“They can kill us, but we can’t hurt their feelings? I’m surprised the president hasn’t signed a new executive order that simply says ‘don’t offend Muslims.’ …

“Our government’s response to the terror threat is to have an interfaith dialogue, to try to understand and empathize with the enemy. And when they want to shut us up, they call us ’Islamaphobes.’

Muslim groups like CAIR and the Nation of Islam have been integrated into our society, Muslims invited to worship at our national cathedral in Washington, DC.

We’re directed by a political correctness that is so bizarre, so disconnected from reality that it does nothing but assist our enemy in our own destruction.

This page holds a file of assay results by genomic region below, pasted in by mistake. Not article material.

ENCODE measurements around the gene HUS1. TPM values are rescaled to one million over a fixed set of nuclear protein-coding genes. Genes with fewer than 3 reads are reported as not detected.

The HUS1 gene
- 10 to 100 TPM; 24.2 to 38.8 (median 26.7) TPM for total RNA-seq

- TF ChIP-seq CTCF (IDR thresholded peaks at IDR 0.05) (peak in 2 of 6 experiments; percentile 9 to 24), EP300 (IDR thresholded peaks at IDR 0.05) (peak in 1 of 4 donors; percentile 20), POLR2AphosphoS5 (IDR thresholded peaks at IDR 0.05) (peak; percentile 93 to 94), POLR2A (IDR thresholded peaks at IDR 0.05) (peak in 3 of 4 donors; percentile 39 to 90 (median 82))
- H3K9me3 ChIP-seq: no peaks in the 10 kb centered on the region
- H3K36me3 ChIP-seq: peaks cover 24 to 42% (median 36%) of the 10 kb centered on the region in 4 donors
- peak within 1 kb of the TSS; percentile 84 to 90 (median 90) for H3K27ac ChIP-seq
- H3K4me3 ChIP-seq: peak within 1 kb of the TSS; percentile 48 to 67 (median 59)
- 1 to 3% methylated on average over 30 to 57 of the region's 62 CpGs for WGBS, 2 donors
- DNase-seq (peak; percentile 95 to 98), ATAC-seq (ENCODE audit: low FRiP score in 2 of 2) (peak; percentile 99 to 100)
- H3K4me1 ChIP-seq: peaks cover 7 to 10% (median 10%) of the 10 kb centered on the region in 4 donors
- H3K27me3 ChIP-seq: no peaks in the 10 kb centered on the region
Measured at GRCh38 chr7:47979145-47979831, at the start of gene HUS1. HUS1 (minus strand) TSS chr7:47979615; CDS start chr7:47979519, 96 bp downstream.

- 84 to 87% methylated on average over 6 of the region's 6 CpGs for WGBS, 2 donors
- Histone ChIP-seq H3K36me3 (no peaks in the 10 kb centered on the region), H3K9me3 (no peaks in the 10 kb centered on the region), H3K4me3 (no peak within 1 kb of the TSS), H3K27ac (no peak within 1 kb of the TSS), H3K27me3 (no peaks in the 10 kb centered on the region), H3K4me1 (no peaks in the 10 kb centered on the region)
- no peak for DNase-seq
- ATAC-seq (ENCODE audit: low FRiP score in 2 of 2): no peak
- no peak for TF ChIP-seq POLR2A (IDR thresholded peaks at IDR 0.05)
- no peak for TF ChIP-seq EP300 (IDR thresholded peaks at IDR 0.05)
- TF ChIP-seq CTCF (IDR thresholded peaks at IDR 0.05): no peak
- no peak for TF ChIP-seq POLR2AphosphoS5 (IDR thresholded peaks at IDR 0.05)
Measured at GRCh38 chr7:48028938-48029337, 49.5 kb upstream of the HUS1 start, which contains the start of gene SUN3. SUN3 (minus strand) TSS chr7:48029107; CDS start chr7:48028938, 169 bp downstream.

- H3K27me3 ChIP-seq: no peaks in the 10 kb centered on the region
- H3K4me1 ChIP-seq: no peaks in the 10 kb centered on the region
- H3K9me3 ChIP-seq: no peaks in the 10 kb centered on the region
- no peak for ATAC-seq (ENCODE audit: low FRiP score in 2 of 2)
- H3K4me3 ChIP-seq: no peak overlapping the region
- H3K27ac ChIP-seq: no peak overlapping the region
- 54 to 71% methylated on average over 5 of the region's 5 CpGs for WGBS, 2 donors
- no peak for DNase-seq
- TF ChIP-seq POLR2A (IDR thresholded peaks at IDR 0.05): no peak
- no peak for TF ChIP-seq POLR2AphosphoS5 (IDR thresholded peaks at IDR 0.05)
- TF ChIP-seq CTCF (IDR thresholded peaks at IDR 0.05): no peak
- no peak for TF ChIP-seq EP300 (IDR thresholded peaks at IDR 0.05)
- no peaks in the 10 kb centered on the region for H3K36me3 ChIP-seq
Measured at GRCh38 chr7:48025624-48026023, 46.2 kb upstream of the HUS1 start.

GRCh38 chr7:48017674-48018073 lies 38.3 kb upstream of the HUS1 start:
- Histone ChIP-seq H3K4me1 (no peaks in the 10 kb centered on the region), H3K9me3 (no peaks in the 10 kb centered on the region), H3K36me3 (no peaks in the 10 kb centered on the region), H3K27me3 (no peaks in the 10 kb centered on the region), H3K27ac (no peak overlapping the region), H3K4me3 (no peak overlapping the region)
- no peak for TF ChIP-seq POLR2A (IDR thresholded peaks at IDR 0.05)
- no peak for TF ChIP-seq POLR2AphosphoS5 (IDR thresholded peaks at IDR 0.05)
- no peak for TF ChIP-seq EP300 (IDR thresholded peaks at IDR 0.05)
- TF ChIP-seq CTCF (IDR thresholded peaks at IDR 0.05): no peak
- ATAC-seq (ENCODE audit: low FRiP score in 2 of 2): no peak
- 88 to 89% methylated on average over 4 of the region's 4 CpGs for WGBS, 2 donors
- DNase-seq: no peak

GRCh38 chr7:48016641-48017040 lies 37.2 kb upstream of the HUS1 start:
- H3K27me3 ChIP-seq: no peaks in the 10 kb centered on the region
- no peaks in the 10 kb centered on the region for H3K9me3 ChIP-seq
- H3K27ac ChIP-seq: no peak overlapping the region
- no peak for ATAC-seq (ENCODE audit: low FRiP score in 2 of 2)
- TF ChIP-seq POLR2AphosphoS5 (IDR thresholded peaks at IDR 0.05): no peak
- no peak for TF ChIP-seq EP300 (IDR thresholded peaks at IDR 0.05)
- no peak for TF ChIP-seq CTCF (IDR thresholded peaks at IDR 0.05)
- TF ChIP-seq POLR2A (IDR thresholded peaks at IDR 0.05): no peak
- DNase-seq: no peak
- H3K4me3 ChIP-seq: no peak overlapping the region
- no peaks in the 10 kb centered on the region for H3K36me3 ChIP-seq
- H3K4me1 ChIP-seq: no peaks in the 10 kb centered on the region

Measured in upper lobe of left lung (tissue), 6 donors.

They have conquered us through immigration. They have conquered us through ‘interfaith dialogue.’ And they have conquered us by co-opting our leaders into a position of embarrassment.”

Putting #FoxNewsFacts fallacies aside for the moment (Pakistan is not an Arab nation, for one), let’s focus on the bigger problem. Pirro’s rant is dangerous hate speech.

The Ethical Journalism Network’s five-point test for evaluating hate speech is meant to help journalists assess the inflammatory remarks of sources, but let’s apply it to Pirro as speaker:

  1. The content and form of speech

Journalists should ask themselves if the speech they are quoting (or in this case delivering) is dangerous. Will it incite violence, intensify hatred or lead to prosecution under local laws?

  • Pirro is forcefully inciting violence in her opening lines and throughout.
  1. The economic, social and political climate

Hateful speech can become more dangerous amidst economic, social and political strife. Where insecurity and instability reign supreme, journalists should evaluate what impact quoting hateful speech might have on its intended targets.